• On the right side you’ll have the chat where you can interact with your viewers
  • When you’re finished click “End stream”

Live streaming software

There are quite a few options when it comes to live streaming software (also known as encoder software) such as Streamlabs, OBS, and StreamElements to name a few. All these options can help you level up and make much more professional looking live streams. 

Here are just a few of the advanced options you get with using live streaming software:

  • Multiple cameras
  • Adding titles and videos on screen
  • Using green screen
  • The ability to split screen and bring other people on screen (e.g. for an interview)
  • Share a presentation
  • And much more! 

Here’s how you can go live on YouTube using live stream software (it’s a very similar process for most encoders):

  • Go to youtube.com
  • Click on the ‘Create a video and more’ button (camera icon)
  • Click on "Go Live"
  • Select “Stream”
  • Give your stream a title, and select the privacy setting and edit all the other settings as you wish
  • If you want to schedule your live stream, check the box, and enter the date and time (a lot of live streaming products let you schedule streams from within their platform too)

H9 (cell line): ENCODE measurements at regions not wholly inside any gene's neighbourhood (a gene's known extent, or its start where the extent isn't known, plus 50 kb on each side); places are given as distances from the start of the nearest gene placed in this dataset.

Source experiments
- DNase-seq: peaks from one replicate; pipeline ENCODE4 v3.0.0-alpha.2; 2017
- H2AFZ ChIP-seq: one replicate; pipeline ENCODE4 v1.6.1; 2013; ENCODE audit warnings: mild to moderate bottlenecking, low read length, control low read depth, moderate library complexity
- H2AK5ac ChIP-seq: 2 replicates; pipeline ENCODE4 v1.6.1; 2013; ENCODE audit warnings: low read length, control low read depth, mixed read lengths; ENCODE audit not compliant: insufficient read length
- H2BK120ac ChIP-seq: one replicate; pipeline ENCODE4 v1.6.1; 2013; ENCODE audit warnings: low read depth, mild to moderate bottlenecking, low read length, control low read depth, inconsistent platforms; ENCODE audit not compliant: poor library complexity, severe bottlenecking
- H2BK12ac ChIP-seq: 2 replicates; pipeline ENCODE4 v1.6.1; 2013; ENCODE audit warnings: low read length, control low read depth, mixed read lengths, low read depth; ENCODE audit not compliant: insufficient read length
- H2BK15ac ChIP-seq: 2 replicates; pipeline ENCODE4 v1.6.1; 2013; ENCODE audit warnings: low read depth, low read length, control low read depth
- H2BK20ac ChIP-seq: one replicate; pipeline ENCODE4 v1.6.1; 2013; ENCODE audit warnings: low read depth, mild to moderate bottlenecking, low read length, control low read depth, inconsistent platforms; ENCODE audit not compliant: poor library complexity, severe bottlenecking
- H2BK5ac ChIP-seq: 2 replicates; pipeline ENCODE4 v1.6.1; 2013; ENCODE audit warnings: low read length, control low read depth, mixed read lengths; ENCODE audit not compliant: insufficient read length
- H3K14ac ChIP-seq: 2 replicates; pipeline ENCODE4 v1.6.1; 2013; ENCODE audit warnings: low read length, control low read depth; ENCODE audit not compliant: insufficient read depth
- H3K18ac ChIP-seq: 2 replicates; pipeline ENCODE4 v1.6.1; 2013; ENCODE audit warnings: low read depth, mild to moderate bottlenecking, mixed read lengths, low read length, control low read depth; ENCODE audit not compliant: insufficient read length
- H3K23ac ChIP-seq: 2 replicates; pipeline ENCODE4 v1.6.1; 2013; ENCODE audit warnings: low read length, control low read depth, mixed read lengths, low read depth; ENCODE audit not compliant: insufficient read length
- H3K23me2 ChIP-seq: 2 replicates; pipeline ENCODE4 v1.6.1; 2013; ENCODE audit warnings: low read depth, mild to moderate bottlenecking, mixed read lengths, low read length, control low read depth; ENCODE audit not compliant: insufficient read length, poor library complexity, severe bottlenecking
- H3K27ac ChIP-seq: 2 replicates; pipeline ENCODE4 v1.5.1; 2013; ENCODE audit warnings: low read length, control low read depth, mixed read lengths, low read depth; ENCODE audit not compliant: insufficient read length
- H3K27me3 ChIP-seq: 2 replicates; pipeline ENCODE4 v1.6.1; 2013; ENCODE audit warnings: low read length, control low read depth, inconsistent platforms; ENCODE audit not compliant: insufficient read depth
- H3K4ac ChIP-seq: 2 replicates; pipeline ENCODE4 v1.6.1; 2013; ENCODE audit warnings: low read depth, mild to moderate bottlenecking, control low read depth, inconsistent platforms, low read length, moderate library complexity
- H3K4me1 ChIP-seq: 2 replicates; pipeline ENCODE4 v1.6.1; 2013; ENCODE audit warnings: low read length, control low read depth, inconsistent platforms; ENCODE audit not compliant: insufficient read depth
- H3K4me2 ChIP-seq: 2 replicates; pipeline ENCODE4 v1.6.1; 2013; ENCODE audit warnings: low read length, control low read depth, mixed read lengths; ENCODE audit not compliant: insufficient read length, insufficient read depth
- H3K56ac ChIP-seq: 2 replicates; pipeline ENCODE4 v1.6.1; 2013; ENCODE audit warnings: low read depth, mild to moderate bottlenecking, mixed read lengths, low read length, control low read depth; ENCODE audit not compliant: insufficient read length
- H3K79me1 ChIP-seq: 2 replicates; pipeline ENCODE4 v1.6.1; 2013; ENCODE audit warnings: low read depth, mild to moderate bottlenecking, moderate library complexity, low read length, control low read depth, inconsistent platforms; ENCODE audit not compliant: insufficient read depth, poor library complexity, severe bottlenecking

• Click “Create stream”
  • A Stream setup help popup should appear which will include your stream key, if not go to “Stream settings” and copy the stream key
  • Paste the stream key into your encoder (usually in the “’settings’ section)
  • Whatever live streaming software you’re using – make sure you’ve familiarized yourself with the platform and made all the customizations you want for your stream
  • Hit “Go live” from your streaming software (this will send a preview of how your stream looks to YouTube but you won’t actually be live yet)
  • If you’re ready to go live click “Go live” on YouTube
  • When you’re finished click “End stream” on YouTube

Step 6: Engage your audience

The success of any live stream will be due to a combination of things including the preparation and topic but most importantly the way you engage your audience during and after the live stream. 

Here are some of the best ways to keep your audience engaged in your live stream:

  • Recaps – do the occasional quick recap for viewers who join your live stream part of the way through.  
  • Incentivize – give viewers a reason to stick around e.g. they’ll be rewarded with some important insights towards to the end, or a special deal, or a chance to have their questions answered directly. 
  • Give shout-outs – show your audience that appreciate their support and viewership by giving the occasional shout-out to specific audience members
  • Get chatty – be sure to enable live chat and get involved in the discussions (or get a moderator to help with that). You can even use what goes on in the chat to drive the topics of your live steam to make everyone feel involved.  Also, remember you can use moderator tools
  • Promote - Promote your YouTube live stream recording like you would for any one of your other YouTube videos to reach new viewers (and potential subscribers)